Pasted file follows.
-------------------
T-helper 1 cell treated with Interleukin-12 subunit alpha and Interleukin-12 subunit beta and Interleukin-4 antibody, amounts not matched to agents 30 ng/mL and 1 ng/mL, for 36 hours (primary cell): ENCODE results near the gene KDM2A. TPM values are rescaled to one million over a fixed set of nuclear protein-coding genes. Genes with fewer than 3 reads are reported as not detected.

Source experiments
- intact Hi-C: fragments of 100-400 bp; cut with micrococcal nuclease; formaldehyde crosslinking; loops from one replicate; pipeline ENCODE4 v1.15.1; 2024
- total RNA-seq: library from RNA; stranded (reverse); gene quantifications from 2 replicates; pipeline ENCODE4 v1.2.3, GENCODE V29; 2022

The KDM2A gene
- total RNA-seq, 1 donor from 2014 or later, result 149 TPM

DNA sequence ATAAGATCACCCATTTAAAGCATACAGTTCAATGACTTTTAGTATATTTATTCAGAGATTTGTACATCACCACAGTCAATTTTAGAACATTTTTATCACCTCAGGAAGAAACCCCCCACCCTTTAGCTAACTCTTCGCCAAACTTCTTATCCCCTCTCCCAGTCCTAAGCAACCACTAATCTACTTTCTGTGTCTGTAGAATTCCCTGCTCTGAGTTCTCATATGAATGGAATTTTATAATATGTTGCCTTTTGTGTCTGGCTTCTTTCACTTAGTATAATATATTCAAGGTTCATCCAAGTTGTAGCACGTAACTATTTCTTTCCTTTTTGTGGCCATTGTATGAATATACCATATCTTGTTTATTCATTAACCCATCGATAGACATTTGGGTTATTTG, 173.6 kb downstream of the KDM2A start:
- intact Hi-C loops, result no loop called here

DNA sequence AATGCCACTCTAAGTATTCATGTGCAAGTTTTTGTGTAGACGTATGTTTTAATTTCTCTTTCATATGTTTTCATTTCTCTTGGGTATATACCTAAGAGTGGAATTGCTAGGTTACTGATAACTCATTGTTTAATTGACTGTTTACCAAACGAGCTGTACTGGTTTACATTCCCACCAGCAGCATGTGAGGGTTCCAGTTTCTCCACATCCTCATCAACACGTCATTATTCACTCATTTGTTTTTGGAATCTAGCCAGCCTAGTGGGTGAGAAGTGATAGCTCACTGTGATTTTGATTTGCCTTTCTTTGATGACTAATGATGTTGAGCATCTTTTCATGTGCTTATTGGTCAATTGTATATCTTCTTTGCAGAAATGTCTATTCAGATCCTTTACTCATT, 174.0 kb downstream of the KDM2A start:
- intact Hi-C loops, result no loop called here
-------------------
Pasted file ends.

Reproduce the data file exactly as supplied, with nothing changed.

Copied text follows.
T-helper 1 cell treated with Interleukin-12 subunit alpha and Interleukin-12 subunit beta and Interleukin-4 antibody, amounts not matched to agents 30 ng/mL and 1 ng/mL, for 36 hours (primary cell): ENCODE results near the gene KDM2A. TPM values are rescaled to one million over a fixed set of nuclear protein-coding genes. Genes with fewer than 3 reads are reported as not detected.

Source experiments
- intact Hi-C: fragments of 100-400 bp; cut with micrococcal nuclease; formaldehyde crosslinking; loops from one replicate; pipeline ENCODE4 v1.15.1; 2024
- total RNA-seq: library from RNA; stranded (reverse); gene quantifications from 2 replicates; pipeline ENCODE4 v1.2.3, GENCODE V29; 2022

The KDM2A gene
- total RNA-seq, 1 donor from 2014 or later, result 149 TPM

DNA sequence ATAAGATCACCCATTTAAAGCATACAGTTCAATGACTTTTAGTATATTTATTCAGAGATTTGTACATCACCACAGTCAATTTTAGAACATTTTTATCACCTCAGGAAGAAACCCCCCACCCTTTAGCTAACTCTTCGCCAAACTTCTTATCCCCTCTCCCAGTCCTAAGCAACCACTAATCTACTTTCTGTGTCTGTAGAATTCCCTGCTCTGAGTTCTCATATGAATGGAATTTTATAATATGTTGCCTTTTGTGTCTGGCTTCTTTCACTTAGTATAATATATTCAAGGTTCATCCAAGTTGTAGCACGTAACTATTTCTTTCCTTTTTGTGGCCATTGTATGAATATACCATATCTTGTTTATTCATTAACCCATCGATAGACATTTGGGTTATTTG, 173.6 kb downstream of the KDM2A start:
- intact Hi-C loops, result no loop called here

DNA sequence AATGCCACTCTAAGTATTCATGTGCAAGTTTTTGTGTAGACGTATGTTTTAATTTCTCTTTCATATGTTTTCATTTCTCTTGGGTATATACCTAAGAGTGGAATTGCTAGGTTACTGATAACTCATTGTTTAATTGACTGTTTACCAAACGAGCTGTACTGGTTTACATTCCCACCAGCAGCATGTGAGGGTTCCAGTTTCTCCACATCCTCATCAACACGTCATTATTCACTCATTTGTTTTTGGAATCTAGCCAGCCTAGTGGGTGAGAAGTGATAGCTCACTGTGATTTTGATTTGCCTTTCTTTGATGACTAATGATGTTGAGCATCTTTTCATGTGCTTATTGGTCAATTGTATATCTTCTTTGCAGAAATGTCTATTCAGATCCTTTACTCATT, 174.0 kb downstream of the KDM2A start:
- intact Hi-C loops, result no loop called here